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Corpus Christi Opposition to Offshore Oil Terminal Increases

The Louisiana Offshore Oil Port is the only deepwater port in the Gulf of Mexico. Trafigura hopes to build a similar crude oil terminal capable of loading supermax vessels off the coastline of Padre Island National Seashore. Courtesy photo

Nueces County commissioners have joined a chorus of public opposition to a proposed crude oil loading terminal planned for the Gulf of Mexico. A resolution officially opposing Switzerland-based Trafigura’s proposal to build an offshore loading dock for crude oil was approved Jan. 7 during the commissioner’s first meeting of the new year.

Before voting to approve the resolution, however, commissioners deleted language supporting a land-based terminal on Harbor Island. The Port of Corpus Christi announced plans last month to build the new crude oil loading terminal on the small island that resides in both the Port Aransas and Aransas Pass city limits.

Trafigura’s terminal would be built 13 miles offshore from Padre Island National Seashore. A citizen-based opposition group, the Port Aransas Conservancy, has pitted the two projects against each other by supporting Trafigura’s offshore terminal and opposing the Harbor Island one. The group even ran page ads in the local daily paper supporting one against the other.

The Nueces County commissioners’ resolution included the following language to which Pct. 2 Commissioner Brent Chesney objected: “Under the full regulatory weight of state agencies, this project (Harbor Island terminal) is a safer and a far more sustainable alternative and will directly benefit Texas communities.”

“This is endorsing Harbor Island in my opinion,” Chesney said at the meeting. “I’m not ready to do that without a lengthy discussion and hearing from people in Port Aransas.”

Many Port Aransas residents object to the Harbor Island terminal, which they fear will have a negative impact on the environment, tourism, and the fishing industry. Sitting just across from the town center, the terminal would require the ship channel to be dredged to 75 feet to accommodate super-sized tankers with the capability of loading up to 2 million gallons of crude.

The bigger ships cause huge wakes that affect wetlands, wildlife, and homes along the channel. Increased traffic of the world’s biggest vessels would wreak havoc on the city, say those against the terminal.

Commissioners voted unanimously to remove the Harbor Island reference, which was copied from a Port of Corpus Christi resolution approved in December.

Similar resolutions by the port and San Patricio County commissioners have been sent to Gov. Greg Abbott and the General Land Office asking them to stop the project. The state would not have regulatory powers over the proposed offshore project since it would reside in federal waters; however, a governor can halt a deepwater port over concerns it would negatively impact the state or its residents.

Other local entities passing resolutions opposing the Trafigura terminal are Corpus Christi City Council, the Aransas Pass and Ingleside chambers of commerce, San Patricio County and Corpus Christi economic development corporations, the city of Gregory, and the Corpus Christi Convention and Visitors Bureau.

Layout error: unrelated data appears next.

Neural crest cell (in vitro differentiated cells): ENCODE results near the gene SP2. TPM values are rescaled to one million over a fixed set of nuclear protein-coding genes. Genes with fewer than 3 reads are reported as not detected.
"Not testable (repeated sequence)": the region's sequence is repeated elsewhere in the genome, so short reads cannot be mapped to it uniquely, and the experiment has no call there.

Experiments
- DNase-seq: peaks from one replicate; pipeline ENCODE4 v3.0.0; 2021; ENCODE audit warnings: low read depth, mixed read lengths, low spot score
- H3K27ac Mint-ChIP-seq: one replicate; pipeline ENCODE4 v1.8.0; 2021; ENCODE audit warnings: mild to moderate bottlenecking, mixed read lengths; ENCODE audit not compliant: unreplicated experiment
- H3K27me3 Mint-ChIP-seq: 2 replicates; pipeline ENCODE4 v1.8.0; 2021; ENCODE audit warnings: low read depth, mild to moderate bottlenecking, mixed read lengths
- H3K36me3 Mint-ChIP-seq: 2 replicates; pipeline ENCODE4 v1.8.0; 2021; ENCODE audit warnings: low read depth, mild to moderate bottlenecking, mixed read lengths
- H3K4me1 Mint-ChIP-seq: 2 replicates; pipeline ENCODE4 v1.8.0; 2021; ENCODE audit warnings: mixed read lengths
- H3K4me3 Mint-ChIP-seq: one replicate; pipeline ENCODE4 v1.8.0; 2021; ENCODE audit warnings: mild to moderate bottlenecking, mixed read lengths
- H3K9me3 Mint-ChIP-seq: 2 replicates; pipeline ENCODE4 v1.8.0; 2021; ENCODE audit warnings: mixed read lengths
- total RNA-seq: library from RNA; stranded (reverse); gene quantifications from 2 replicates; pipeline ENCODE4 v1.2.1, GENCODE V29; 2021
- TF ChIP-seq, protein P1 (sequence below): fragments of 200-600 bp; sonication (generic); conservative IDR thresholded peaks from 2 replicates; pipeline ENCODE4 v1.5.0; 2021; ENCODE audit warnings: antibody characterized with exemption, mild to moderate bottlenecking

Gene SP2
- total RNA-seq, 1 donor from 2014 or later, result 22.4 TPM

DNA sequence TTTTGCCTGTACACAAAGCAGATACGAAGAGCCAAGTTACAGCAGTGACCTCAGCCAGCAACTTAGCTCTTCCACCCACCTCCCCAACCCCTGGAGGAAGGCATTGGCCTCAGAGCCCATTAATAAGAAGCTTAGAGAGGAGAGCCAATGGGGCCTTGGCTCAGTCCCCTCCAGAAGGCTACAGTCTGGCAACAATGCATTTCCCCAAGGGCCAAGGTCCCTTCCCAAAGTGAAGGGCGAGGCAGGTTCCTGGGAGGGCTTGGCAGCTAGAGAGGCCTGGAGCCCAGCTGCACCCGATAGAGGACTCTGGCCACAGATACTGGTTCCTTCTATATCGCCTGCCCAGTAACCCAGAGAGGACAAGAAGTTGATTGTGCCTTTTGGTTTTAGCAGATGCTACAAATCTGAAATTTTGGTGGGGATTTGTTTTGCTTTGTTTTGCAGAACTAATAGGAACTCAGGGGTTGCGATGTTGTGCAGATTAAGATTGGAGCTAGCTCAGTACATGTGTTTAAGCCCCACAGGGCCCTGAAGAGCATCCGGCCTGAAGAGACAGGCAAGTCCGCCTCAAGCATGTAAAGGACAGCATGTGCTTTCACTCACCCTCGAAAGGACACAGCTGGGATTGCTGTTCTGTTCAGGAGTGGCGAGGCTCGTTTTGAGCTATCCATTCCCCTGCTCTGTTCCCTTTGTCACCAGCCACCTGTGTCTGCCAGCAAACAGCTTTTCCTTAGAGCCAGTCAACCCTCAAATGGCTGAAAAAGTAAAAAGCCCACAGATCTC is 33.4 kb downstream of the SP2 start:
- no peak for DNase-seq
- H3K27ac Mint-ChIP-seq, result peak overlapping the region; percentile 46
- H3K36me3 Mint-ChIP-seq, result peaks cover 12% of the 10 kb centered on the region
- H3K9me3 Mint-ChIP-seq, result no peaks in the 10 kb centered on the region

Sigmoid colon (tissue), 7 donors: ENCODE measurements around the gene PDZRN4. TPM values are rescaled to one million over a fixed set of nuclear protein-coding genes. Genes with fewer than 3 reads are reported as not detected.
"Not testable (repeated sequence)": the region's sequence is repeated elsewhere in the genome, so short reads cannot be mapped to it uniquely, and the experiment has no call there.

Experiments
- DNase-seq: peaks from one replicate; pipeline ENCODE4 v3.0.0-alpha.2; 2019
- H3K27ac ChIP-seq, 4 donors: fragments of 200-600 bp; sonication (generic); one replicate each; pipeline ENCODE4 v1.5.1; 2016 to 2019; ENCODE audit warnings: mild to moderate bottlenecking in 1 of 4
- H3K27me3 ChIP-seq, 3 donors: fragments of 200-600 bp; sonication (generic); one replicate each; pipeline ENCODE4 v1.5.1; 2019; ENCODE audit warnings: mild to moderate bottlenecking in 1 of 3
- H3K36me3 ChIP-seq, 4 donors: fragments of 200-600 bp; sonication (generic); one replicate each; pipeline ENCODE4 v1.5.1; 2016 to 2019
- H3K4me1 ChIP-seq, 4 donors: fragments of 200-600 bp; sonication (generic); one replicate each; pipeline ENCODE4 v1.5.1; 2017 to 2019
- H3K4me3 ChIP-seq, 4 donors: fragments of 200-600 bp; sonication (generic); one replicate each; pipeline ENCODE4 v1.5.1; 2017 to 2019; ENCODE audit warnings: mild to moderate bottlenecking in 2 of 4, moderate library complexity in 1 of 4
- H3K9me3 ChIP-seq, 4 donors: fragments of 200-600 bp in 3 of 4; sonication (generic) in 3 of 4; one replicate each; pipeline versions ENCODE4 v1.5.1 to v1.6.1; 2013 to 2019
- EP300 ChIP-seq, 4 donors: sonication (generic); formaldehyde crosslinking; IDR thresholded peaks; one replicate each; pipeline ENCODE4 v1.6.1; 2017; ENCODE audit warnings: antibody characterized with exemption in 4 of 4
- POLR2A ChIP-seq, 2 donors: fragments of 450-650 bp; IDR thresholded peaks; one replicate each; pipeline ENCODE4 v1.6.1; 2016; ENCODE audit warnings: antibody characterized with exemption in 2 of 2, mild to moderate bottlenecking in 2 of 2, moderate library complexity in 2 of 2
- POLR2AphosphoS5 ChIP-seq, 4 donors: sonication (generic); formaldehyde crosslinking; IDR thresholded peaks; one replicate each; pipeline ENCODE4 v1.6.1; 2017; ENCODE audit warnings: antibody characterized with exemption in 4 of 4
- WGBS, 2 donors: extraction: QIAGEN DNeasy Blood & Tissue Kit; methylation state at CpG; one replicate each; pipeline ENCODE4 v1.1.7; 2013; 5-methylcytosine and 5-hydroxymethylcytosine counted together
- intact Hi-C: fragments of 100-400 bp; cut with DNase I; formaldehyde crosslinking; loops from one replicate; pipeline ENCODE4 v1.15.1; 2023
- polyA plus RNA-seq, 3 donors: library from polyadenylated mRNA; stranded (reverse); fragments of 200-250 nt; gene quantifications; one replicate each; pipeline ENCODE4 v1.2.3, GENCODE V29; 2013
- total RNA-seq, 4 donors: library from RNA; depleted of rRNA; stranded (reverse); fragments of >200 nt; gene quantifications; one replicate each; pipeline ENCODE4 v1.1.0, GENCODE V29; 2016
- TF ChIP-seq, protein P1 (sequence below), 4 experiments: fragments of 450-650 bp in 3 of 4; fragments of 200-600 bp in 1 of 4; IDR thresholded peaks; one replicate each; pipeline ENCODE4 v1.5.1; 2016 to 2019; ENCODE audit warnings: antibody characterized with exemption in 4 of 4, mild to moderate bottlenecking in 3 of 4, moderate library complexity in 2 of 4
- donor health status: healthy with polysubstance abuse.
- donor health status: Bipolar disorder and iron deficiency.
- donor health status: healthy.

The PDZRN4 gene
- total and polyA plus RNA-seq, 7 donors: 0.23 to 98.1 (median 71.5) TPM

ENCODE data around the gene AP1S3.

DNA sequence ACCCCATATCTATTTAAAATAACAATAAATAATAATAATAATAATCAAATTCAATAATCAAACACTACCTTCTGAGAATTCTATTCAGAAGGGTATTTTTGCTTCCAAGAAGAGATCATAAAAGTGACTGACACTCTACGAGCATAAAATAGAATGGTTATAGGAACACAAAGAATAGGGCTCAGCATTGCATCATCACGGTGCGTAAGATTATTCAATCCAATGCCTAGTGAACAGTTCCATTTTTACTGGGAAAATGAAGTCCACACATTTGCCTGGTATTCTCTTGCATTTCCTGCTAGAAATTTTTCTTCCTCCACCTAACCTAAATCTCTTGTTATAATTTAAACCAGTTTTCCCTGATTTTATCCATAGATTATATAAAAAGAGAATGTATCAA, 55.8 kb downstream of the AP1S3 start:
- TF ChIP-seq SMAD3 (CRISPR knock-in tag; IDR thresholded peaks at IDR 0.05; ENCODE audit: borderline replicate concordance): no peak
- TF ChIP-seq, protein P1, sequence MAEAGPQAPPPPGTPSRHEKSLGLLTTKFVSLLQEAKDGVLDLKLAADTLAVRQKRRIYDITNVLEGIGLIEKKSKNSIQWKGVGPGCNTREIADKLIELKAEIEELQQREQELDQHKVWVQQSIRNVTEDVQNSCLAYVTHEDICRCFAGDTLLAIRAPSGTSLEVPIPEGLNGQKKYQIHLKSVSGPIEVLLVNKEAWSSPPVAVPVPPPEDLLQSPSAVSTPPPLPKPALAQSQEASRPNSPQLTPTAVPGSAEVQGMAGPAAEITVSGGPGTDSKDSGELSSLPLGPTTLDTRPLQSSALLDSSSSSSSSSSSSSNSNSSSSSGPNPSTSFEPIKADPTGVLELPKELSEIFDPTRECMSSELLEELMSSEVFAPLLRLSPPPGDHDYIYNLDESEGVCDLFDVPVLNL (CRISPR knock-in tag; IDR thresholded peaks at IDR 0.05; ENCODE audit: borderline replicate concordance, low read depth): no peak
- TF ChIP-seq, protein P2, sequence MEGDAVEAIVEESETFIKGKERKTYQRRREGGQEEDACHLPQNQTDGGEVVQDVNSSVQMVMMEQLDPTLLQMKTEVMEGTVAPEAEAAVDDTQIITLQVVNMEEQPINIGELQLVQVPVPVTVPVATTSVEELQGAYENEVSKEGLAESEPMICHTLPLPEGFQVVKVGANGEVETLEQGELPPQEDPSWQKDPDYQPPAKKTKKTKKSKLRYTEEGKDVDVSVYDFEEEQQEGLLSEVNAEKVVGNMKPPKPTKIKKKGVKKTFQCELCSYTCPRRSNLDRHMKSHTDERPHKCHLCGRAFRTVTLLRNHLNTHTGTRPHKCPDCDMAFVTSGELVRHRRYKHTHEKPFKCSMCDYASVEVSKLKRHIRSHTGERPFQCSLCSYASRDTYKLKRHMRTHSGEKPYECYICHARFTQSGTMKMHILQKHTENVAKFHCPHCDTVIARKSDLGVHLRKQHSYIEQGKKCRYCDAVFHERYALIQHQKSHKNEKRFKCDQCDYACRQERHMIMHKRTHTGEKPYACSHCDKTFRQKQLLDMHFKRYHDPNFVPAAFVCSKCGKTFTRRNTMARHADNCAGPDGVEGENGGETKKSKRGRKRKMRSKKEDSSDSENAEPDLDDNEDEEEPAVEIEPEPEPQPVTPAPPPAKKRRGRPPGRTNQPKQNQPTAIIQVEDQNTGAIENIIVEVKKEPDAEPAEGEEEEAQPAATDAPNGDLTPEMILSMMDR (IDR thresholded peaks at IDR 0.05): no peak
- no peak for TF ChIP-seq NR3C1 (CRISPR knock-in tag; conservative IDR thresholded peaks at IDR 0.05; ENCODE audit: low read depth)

Trafigura submitted a permit application for its Texas Gulf Terminals Project to the Marine Division of the U.S. Department of Transportation on July 9, 2018. It is not the only proposed deepwater port in the Gulf.

Currently, only the Louisiana Offshore Oil Port, known as LOOP, is in operation in the Gulf of Mexico. It is the largest terminal of its kind in the world. Enterprise Products Partners of Houston plans to change that by building a bigger terminal south of Galveston. The pipeline needed would stretch about 80 miles.

Trafigura is already planning for its pipeline supply. It signed a contract last year to ship up to 300,000 barrels of crude a day from the Permian Basin to Corpus Christi via the Plains All American Pipeline’s Cactus II, scheduled to go online later this year.

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There are 2 comments.

John Donovan —
The Port Aransas Conservancy has not and does not support the Trafigura project. We were pushing for offshore vs onshore long before they showed up. Despite the negative PR put out thanks to the Port of Corpus Christi's $100,000 payment to an Austin lobbying firm to trash Trafigura's project--which is clearly paying off--we find the objection to going offshore to be entirely self-serving and specious. There are over 500 single-point monobuoy (SPM) oil ports in operation worldwide and they have an admirable safety record. Case in point is the Louisiana Offshore Oil Port (LOOP), which has been in operation since 1982 without incident. The Port is not about to talk about the destruction of 3,077 acres of wetlands that their previous attempt at this project would entail (v. the EIS on our web site). Trafigura's project would cover 10 acres of wetlands. The Port is just putting up a smoke screen. It's all about an aggressive local agency trying to kill off private competition that threatens their bottom line. The rest is baloney.
Cathy Fulton —
The statement about the Port Aransas Conservancy is completely incorrect. PAC does not support or oppose Trafigura's offshore terminal and we are not trying to pit that project against the Port of Corpus Christi. The Port Aransas Conservancy believes it is safer, cheaper, and prudent to have the Port of Corpus Christi do an offshore terminal, instead of placing a one on Harbor Island. We are not against the Port of Corpus Christi in its endeavors and will support them, if they take it offshore. Please correct your misleading statements.

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